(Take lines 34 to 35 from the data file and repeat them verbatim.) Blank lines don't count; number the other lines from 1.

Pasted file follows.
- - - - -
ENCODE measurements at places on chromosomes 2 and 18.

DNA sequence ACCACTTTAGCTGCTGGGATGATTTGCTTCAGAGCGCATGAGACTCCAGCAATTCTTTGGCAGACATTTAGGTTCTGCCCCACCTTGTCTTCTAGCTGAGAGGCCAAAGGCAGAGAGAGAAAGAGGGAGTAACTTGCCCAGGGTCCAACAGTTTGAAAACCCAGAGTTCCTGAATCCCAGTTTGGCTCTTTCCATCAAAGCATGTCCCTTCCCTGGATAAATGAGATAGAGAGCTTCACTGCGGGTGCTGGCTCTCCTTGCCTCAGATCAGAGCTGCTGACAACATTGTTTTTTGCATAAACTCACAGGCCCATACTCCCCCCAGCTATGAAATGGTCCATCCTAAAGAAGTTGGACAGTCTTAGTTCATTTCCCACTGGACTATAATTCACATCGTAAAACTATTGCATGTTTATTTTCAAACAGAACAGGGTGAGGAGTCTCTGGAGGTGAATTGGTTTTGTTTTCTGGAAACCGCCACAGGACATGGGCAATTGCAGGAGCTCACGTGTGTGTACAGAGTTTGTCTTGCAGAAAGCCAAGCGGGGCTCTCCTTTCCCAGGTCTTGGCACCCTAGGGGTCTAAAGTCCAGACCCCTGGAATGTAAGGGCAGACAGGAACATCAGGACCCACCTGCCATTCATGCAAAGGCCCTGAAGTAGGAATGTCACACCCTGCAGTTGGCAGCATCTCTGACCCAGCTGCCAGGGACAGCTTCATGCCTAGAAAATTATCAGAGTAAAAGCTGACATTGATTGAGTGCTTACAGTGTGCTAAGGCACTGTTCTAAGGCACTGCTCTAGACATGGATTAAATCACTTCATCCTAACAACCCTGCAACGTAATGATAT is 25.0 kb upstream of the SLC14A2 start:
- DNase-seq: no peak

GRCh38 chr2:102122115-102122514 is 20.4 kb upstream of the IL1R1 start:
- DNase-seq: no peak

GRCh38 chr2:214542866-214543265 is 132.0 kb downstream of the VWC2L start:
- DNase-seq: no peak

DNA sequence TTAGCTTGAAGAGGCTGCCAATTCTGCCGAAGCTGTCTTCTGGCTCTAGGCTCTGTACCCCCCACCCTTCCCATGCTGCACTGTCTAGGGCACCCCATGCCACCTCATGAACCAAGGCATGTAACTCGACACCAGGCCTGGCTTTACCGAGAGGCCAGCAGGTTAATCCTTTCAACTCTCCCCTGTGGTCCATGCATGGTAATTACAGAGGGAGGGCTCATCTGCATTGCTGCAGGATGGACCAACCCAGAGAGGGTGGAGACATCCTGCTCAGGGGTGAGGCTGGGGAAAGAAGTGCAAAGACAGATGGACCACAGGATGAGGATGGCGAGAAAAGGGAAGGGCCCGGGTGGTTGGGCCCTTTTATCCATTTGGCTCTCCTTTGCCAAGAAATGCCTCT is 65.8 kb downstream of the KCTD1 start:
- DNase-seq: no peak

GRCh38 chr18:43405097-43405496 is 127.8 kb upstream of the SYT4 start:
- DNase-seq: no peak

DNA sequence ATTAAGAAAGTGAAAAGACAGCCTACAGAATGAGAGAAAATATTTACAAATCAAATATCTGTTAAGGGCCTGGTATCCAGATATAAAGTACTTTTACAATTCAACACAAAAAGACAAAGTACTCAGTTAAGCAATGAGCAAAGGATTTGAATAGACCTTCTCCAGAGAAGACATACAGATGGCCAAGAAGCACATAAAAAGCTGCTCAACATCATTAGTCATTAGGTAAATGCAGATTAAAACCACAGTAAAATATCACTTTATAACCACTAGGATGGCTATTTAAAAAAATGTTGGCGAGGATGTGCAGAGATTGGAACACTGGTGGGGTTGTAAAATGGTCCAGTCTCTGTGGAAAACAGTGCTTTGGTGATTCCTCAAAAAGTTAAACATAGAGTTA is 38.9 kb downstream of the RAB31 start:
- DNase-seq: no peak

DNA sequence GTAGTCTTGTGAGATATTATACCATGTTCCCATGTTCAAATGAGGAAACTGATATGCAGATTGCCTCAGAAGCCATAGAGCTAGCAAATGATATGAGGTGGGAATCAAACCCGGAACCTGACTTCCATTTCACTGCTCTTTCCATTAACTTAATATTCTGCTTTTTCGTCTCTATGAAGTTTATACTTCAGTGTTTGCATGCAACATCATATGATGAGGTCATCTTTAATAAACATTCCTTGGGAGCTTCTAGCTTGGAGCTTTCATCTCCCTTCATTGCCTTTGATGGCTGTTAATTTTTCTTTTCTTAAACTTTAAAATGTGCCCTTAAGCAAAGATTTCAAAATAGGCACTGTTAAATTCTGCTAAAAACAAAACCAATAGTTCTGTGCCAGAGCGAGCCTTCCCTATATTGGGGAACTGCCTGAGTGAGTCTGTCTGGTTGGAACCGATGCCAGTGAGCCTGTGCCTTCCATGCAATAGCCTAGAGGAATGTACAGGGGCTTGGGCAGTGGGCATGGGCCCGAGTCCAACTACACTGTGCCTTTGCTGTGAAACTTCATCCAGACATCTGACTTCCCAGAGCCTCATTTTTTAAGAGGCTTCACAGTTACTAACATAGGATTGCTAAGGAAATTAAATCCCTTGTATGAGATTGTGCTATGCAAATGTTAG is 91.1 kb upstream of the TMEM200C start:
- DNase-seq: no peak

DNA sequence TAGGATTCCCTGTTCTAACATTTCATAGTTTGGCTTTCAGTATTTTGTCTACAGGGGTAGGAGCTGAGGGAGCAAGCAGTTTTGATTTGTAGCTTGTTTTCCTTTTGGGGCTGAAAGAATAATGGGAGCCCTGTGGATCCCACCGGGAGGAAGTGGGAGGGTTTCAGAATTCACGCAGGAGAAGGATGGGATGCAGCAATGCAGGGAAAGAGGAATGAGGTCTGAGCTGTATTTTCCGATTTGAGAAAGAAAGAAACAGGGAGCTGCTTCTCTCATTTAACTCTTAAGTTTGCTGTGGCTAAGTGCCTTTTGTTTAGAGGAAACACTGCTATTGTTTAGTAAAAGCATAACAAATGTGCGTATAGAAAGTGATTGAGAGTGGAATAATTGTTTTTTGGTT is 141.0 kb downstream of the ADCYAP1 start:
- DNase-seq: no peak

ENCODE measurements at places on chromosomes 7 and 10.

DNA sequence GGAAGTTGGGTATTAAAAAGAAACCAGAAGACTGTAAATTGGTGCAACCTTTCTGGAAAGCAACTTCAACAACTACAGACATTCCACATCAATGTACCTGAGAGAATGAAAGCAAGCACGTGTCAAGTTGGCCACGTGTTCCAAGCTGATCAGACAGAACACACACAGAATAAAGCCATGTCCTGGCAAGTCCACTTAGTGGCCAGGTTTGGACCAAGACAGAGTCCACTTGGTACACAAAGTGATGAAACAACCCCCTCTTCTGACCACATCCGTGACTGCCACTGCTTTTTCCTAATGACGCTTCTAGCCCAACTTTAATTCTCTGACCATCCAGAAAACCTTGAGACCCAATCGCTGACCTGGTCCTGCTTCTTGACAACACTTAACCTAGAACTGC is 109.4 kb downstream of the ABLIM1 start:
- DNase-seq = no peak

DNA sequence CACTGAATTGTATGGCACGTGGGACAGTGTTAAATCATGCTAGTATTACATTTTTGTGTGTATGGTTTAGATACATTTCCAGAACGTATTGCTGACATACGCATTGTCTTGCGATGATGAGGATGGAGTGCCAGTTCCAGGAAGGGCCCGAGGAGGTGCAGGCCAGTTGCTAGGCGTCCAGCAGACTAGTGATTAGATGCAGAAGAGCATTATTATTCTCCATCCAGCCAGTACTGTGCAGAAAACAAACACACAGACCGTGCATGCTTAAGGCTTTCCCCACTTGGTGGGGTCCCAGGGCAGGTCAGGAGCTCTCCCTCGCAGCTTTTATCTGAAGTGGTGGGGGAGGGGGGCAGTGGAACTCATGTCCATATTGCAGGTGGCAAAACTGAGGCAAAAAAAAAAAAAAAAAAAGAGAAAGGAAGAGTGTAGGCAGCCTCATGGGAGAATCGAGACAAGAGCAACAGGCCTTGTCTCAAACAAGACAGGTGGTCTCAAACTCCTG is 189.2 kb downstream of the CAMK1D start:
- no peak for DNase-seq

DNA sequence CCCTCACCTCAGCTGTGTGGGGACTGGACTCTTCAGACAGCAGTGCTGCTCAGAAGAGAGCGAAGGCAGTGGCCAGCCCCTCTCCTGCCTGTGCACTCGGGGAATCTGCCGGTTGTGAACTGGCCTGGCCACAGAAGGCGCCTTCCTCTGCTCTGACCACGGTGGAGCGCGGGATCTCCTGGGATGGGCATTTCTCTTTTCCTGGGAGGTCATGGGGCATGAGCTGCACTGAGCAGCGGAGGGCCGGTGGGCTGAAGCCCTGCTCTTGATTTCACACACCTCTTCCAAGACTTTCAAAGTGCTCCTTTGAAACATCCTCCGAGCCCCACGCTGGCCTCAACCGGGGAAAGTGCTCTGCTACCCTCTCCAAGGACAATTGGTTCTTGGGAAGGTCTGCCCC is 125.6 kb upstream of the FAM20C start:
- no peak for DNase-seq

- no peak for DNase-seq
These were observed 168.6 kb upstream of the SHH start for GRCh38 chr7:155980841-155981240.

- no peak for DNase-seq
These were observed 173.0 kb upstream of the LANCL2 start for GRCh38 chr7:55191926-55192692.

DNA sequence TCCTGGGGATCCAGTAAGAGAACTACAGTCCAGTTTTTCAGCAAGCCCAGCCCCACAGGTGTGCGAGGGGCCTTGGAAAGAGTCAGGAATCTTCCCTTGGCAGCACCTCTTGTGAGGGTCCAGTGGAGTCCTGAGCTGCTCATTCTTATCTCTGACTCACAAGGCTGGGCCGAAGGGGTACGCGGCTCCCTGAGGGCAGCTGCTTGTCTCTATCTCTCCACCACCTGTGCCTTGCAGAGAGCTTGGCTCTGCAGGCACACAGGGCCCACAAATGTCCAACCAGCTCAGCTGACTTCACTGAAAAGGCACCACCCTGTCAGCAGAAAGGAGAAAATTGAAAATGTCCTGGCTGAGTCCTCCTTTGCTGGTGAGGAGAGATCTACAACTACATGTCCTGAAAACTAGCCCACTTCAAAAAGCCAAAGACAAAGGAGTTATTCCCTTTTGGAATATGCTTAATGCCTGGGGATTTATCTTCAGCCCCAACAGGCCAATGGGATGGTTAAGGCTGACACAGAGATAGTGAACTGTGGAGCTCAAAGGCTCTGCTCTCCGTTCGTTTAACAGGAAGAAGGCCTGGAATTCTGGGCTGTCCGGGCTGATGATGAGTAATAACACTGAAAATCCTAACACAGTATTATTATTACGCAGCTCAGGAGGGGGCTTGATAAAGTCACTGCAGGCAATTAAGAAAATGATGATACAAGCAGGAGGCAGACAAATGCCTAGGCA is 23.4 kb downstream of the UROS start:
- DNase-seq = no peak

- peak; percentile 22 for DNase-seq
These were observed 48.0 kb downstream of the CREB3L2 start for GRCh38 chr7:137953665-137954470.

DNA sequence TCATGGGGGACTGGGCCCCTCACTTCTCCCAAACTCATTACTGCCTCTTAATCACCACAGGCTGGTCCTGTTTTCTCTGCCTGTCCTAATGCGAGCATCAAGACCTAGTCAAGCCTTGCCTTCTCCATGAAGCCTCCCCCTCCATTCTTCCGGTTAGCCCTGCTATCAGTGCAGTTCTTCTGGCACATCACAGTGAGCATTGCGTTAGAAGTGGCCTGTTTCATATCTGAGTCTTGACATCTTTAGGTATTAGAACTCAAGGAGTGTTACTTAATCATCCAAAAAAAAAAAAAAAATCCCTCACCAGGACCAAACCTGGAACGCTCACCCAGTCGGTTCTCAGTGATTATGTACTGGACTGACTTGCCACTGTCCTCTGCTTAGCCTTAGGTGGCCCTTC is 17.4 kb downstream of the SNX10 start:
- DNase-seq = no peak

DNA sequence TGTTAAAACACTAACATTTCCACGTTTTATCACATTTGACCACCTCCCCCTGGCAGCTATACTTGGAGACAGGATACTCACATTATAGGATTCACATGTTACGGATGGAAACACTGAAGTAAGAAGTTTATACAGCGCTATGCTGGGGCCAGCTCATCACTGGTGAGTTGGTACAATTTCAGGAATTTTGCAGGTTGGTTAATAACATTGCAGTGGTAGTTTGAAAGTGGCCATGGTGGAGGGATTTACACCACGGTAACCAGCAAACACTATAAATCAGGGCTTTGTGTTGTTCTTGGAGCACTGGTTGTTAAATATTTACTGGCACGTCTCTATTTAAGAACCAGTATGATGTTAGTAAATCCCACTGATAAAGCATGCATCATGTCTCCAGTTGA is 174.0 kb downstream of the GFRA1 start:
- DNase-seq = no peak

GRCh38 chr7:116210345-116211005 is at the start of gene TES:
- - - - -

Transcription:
- DNase-seq = no peak

DNA sequence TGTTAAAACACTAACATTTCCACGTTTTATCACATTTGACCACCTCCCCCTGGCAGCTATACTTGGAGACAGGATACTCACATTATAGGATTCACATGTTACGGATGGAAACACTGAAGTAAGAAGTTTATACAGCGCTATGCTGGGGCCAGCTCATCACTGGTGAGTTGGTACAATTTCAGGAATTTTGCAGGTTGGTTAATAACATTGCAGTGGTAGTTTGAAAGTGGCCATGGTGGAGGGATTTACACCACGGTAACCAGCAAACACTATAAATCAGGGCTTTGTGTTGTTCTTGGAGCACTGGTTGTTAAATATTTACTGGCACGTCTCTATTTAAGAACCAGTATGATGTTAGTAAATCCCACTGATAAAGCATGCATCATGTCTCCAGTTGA is 174.0 kb downstream of the GFRA1 start: